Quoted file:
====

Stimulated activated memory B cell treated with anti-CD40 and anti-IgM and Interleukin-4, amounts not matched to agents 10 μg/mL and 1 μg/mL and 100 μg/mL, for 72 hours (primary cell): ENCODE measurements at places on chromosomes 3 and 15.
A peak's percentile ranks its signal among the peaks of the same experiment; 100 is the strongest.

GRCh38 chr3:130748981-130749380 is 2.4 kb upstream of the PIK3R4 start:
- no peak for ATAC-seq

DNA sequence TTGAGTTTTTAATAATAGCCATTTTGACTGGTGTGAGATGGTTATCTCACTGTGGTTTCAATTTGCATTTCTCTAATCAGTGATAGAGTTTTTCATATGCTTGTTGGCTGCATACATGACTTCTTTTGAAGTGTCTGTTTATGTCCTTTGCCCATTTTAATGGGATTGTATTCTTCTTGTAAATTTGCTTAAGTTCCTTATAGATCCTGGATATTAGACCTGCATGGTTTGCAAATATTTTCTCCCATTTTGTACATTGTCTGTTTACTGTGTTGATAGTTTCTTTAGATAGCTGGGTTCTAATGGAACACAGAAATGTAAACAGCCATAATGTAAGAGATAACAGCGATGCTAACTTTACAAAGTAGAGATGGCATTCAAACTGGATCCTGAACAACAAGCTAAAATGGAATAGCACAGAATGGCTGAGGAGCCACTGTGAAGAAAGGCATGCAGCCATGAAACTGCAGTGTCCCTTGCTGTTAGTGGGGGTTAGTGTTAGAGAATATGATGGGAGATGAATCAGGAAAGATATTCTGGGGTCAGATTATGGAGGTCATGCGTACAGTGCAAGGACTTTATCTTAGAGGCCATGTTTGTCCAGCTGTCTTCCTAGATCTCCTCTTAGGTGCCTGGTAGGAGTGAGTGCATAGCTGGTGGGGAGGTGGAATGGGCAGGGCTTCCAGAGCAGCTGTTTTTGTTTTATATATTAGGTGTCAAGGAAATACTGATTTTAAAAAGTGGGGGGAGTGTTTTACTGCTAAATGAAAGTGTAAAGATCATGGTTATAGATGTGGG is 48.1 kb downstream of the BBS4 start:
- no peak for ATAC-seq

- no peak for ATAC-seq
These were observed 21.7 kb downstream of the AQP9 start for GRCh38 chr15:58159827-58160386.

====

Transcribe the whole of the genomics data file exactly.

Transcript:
Stimulated activated memory B cell treated with anti-CD40 and anti-IgM and Interleukin-4, amounts not matched to agents 10 μg/mL and 1 μg/mL and 100 μg/mL, for 72 hours (primary cell): ENCODE measurements at places on chromosomes 3 and 15.
A peak's percentile ranks its signal among the peaks of the same experiment; 100 is the strongest.

GRCh38 chr3:130748981-130749380 is 2.4 kb upstream of the PIK3R4 start:
- no peak for ATAC-seq

DNA sequence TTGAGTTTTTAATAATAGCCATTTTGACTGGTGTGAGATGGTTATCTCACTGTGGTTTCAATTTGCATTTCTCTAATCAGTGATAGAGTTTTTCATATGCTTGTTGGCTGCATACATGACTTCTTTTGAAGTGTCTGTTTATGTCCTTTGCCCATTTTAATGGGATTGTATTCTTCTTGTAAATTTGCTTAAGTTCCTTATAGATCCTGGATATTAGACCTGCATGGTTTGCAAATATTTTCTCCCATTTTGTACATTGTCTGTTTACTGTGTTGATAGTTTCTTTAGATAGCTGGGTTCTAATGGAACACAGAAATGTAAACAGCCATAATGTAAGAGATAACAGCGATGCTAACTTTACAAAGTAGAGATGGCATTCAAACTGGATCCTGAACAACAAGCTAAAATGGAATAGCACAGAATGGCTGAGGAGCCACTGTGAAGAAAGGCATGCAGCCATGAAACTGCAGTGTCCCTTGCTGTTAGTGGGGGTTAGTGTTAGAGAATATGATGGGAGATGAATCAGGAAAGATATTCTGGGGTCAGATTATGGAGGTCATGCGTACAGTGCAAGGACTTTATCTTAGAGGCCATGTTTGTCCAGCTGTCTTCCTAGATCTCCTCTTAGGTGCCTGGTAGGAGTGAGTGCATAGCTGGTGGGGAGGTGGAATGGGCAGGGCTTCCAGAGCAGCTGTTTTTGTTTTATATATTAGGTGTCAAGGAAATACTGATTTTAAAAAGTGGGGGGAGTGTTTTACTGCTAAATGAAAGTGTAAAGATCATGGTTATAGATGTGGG is 48.1 kb downstream of the BBS4 start:
- no peak for ATAC-seq

- no peak for ATAC-seq
These were observed 21.7 kb downstream of the AQP9 start for GRCh38 chr15:58159827-58160386.